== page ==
Level Three:

The reason I stand still and wait to drop one of the skeleton guards in an early room is because they will pretty much always surround me otherwise. Unfortunately this floor almost doesn't even feel like a speed run because there is just so much required combat. More so than any other floor. Spiders are the fastest enemy in the game and trying to go around them will just cause them to surround you. Add their poison ability to this and you will quickly be killed. In the first room full of them I was normally able to leave one alive and avoid it while I picked up the equipment, but this time he decided to come out with the rest of them. The only thing I really go out of my way for is a book that provides extra health. Towards the end of the run when I get cornered by a spider, the reason I keep turning away was to try and keep the minotaur alive. It worked, just barely, but poisoned the rogue in the process. However, she survived just as long as she was needed.

Level Four:

Right off the bat you are forced into combat. The Mushroom man on the left is always the one to drop the key. This floor is different in that, rather than being a long set of corridors and puzzles, it is four puzzles connected to a central room, letting you choose the order. I choose to do the two most variable puzzles first. The first puzzle I was initially doing second, but it turned out to be the most painful. The amount of skeletons in the narrow hallways meant I would get cornered a vast majority of the time. The second puzzle is also very variable, as the skeletons can spawn in very bad positions and not want to walk into their cages. This particular spawn isn't perfect, but not terrible. Then there's puzzle three. The variable is a bird that dies with one hit. Sounds easy, but it of course managed to get me killed a few times by getting in the way. After this there is a tentacle monster that is unavoidable and, unfortunately, have a ridiculous amount of health. The fourth puzzle, I duck into an alcove in an attempt to get the bird waiting behind the skeleton to lose interest and fly away, but this is a mistake, as it allows the bird behind me to block me. And of course the second bird doesn't even fly away. Finishing the four puzzles actually unleashes a large amount of enemies, but I'm not sticking around for that.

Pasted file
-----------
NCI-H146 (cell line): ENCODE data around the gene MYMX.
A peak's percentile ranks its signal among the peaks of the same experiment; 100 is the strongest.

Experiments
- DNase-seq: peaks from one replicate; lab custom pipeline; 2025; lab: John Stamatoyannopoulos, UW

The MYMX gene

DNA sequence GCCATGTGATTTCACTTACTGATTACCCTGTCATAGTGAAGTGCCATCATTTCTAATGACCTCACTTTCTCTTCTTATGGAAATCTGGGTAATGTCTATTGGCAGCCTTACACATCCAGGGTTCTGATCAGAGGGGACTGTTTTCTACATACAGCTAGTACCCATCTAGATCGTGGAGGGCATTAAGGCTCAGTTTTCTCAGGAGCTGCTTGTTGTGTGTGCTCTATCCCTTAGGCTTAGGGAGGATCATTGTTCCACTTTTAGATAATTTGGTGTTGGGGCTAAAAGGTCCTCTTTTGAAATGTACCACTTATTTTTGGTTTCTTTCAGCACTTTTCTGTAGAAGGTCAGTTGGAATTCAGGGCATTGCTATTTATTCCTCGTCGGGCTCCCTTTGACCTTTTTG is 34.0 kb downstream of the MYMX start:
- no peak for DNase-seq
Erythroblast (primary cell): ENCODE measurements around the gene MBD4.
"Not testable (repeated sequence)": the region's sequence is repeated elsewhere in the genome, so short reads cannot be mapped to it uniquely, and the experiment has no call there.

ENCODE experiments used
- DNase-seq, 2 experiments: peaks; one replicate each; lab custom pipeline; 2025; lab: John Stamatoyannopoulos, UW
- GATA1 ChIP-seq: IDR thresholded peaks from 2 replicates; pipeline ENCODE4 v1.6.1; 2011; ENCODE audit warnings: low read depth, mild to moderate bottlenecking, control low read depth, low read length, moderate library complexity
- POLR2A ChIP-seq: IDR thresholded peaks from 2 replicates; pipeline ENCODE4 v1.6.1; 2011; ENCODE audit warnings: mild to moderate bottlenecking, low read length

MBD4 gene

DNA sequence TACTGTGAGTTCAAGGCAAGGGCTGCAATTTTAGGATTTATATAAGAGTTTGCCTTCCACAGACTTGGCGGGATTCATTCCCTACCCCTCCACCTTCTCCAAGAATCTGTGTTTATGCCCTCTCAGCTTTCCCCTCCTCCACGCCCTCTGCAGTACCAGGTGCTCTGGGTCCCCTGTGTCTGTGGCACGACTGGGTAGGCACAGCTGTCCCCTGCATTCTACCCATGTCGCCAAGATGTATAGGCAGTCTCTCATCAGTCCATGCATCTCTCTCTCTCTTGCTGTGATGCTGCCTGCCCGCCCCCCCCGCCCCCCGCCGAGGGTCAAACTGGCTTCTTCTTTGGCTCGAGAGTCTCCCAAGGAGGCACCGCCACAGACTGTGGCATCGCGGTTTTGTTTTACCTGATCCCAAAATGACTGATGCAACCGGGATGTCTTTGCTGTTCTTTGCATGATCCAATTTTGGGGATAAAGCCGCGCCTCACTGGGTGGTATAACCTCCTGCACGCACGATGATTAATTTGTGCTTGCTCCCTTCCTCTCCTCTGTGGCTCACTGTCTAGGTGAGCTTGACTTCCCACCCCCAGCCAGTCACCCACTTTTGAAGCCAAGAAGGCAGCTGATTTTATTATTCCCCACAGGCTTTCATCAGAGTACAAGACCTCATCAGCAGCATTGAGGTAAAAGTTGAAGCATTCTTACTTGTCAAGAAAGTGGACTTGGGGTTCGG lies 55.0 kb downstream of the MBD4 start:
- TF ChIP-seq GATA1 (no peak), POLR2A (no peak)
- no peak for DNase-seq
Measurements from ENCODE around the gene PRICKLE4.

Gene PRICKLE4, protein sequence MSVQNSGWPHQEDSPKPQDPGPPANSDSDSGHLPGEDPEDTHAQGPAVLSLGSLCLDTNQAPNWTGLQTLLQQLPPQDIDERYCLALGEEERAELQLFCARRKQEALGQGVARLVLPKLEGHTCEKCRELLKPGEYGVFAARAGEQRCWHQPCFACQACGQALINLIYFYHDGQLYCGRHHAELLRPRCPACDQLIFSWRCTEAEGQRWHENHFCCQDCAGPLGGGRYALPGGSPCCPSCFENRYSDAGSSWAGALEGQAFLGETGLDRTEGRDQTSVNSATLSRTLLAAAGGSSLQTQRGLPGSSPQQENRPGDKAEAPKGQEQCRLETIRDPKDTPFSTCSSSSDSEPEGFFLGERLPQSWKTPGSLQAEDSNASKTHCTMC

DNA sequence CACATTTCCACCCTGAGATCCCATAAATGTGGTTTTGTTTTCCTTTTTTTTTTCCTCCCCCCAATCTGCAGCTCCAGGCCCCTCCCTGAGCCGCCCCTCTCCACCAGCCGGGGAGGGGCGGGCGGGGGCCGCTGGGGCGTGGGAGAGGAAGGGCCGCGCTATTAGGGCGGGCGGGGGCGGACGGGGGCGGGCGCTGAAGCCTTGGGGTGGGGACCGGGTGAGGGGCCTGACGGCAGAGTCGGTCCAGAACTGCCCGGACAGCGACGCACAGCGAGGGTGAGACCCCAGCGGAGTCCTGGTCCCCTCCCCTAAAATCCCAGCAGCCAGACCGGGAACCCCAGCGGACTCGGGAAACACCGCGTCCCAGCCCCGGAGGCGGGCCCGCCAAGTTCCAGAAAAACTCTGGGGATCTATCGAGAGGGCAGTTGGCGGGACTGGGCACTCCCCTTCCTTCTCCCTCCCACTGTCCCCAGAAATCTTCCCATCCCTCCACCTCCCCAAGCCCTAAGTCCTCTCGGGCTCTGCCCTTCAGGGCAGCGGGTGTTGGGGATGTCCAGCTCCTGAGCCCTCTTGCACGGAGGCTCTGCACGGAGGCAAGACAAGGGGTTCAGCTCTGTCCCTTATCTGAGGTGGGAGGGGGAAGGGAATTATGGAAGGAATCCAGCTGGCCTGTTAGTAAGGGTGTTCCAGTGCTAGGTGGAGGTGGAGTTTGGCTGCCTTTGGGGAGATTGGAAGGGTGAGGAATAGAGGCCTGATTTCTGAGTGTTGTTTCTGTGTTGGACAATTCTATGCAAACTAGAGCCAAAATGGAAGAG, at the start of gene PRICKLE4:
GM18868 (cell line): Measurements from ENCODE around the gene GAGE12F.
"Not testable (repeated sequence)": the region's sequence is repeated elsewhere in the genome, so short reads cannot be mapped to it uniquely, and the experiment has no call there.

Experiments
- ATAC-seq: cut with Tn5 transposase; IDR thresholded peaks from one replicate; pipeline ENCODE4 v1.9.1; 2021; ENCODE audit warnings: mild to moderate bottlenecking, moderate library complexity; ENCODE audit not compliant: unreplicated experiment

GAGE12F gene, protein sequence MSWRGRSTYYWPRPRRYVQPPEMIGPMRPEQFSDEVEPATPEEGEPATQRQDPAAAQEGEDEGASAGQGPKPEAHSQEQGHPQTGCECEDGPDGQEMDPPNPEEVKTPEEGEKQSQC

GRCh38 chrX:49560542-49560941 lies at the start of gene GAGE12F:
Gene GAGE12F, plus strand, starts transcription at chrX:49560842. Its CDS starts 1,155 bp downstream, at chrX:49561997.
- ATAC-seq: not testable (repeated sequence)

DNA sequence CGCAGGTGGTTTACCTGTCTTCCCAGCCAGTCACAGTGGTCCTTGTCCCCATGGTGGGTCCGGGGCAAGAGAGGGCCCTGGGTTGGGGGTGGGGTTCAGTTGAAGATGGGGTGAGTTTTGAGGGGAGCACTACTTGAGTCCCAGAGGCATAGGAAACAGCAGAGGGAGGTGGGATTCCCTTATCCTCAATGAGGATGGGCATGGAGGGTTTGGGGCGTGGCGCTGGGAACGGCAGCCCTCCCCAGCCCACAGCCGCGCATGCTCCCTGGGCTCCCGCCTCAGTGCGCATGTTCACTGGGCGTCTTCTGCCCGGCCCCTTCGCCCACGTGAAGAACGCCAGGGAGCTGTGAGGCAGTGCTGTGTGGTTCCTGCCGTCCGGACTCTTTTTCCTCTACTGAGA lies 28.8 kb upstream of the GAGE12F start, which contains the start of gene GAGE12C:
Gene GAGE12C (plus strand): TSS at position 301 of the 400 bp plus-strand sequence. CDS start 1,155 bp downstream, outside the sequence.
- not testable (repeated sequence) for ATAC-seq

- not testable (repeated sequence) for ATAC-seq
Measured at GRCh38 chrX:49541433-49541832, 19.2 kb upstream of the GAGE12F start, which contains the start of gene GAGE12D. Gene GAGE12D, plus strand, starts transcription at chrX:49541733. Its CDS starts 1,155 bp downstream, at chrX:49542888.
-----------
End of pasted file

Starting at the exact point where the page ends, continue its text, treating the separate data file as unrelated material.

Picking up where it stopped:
Level Five:

In my practice run of this level, I was able to complete it without fighting a single mob. Something that I was unable to ever replicate again. There are a few things to note here. The reason I plant a torch on top of the key is because it is on a pressure plate that sets off a trap otherwise. I get a fair amount of equipment from this floor and I also had a pair of ring greaves worked into my run, but a crab spawned in the way, so they were left behind. I make a slight detour for a warhammer, something that I can't use for a couple more floors due to a lack of mace skill. The skeleton guards that spawn near the stairs at the very end of the level are actually the main spawn variable of this floor and they get in the way, forcing combat, a majority of the time. Being the very end of the floor, this was very frustrating.

Level Six:

Surprisingly, this is one of the easiest floors of the entire run. There are 4 keys on this floor but only 3 are needed to progress, meaning you can choose to eliminate one puzzle. The one near the exit was an obvious keeper, so the other two I chose were the two right next to each other. In the first one, the skeleton guard needed to step onto the plate takes what seems like a century to walk over to me, but the snails in the second area spawn favorably. Some are even turned around, lending themselves vulnerable to my rogue's very rarely utilized backstab ability. That is about it to say about this one. I had expected this to be one of the longer floors when I initially planned the run, but it turned out to be one of the shortest.

Level Seven:

Ah, slimes, the bane of my existence. This was by far the most frustrating level to run. The slimes at the beginning, while possible to bypass without combat, would take upwards of thirty tries before they spawned in the right order. This is what finally caused me to break down and start segmenting mid-level. I actually had a full run of the level, but getting past the slimes was so rare that I made large mistakes later on due to lack of practice. Segmenting the level allowed me to cut several minutes off of my time, which was well worth the half second save penalty. From here on out I start utilizing mid-level saves because it allows me to polish runs better. Something that likely would have prevented some of my mistakes on the early floors. Though I still liked doing full floor segments better. Back to the level itself, after the slime section is another annoying part. A series of hallways filled with fire mages. They are completely unavoidable due to their location. This delays me quite a bit, but does get me some useful experience points. It does however, force me to use more energy potions than any other floor. After that it is fairly smooth sailing. I stop to get a very nice dagger that even has life-stealing properties. Something quite useful since the rogue is my lowest priority for health potions.